KKR, Carlyle chiefs look past debt showdown, see U.S. growth

  • Carlyle’s David Rubenstein sees past debt ceiling showdown
  • Exec doesn’t expect tax on carried interest any time soon
  • KKR’s Alexander Navab sees further U.S. recovery

Speaking to more than 500 private equity pros attending the annual Dow Jones Private Equity Analysts Conference at the Waldorf Astoria Hotel in New York, David Rubenstein, co-CEO of Carlyle Group, said Congress is currently engaged in a “game of chicken” over the debt ceiling and a government shutdown, but predicted that the issue will be resolved.

“There’s no political benefit for a shutdown,” he said. The U.S. will also avoid the drama that took place in 2011, when Standard & Poor’s downgraded U.S. debt by removing Uncle Sam from its roster of risk-free borrowers for the first time.

Rubenstein said he doesn’t expect the introduction of taxation on carried interest in the near future, but it could be included in tax reform legislation over the next several years.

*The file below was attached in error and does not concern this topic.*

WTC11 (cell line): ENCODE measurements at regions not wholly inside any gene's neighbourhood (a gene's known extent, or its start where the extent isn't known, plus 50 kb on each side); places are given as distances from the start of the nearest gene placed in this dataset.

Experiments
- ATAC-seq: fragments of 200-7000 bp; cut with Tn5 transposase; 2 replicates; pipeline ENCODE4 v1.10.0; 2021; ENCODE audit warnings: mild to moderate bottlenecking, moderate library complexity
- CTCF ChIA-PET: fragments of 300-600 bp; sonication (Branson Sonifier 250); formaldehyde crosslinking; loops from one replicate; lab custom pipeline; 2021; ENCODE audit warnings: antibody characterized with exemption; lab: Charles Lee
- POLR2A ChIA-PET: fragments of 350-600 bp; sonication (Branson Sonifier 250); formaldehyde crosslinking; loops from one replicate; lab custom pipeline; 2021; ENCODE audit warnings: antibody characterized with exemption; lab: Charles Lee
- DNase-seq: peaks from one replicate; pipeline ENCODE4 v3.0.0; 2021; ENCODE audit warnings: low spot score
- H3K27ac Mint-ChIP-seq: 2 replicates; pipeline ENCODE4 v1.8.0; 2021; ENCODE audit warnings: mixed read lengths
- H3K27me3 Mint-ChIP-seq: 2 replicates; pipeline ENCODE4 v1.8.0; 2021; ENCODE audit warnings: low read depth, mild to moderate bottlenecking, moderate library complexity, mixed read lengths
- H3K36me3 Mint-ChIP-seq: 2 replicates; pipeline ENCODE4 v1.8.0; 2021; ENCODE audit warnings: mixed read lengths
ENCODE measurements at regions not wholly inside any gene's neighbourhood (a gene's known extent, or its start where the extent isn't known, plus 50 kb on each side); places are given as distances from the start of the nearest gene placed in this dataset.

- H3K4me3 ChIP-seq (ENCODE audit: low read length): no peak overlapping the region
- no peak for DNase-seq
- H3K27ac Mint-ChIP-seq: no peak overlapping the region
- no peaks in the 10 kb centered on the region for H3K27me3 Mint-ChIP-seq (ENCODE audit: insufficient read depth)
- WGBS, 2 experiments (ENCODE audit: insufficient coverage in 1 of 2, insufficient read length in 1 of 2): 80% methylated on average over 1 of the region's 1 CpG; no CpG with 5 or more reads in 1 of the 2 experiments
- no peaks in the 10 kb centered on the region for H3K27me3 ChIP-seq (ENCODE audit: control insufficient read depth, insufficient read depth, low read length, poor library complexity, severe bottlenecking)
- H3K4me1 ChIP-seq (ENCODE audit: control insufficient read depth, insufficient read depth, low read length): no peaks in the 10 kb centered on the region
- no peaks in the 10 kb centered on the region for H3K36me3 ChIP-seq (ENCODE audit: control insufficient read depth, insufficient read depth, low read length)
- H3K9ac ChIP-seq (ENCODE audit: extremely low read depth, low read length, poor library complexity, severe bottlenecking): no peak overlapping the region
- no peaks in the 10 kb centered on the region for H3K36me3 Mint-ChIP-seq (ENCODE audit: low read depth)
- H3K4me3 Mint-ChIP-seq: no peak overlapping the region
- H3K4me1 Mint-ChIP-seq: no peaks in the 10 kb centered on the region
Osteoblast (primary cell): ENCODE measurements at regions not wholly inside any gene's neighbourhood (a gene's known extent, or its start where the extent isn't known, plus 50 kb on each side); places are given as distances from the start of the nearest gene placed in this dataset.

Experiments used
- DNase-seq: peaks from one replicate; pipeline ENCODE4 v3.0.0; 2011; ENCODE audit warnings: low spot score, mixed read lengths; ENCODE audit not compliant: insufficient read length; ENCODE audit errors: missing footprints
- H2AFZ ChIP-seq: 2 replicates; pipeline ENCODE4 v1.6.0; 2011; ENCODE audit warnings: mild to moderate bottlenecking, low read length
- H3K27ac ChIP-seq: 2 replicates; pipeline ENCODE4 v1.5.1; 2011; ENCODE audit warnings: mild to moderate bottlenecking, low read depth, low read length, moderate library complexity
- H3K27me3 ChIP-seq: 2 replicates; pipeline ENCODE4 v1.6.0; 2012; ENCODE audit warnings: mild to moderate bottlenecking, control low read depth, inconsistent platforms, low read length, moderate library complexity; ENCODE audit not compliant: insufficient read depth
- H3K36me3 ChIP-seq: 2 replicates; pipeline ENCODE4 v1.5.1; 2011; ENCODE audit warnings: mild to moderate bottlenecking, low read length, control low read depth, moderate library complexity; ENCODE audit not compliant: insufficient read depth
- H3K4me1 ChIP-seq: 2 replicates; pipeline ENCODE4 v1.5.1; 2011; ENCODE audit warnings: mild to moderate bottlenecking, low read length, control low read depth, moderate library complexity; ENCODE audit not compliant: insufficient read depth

The executive said he believes there is opportunity for private equity firms to receive fund investments from non-accredited investors, possibly through options in their 401(K)plans. Currently, KKR offers publicly-traded units, but only accredited investors with more than $1 million in net worth are allowed to invest in private equity funds. Not offering these options to retail investors “is unfair for the people who need a higher rate of return” to generate retirement savings, he said. Rubenstein did not specify any possible timetable for the effort.

Meanwhile, Kohlberg Kravis Roberts & Co’s Alex Navab said the firm’s $3.9 billion July 30 deal to take compressor and pump manufacturer Gardner Denver private reflects the firm’s expectation of sustained GDP growth.

“The recovery has further to go,” said Navab, member and co-head, Americas private equity, for KKR.  “We see several years of growth left in the U.S. economy.”

Unlike the peak buyout boom of 2007-2008, debt levels are generally lower and valuations, while higher than recent years, remain reasonable, especially if business growth continues as expected, he said. If you’re creative, you can find deals, he said.

KKR paid about 8x EBITDA for Gardner Denver. The company gives KKR the opportunity to benefit from increased economic activity, operational improvements and a long-term horizon for improvements, he said.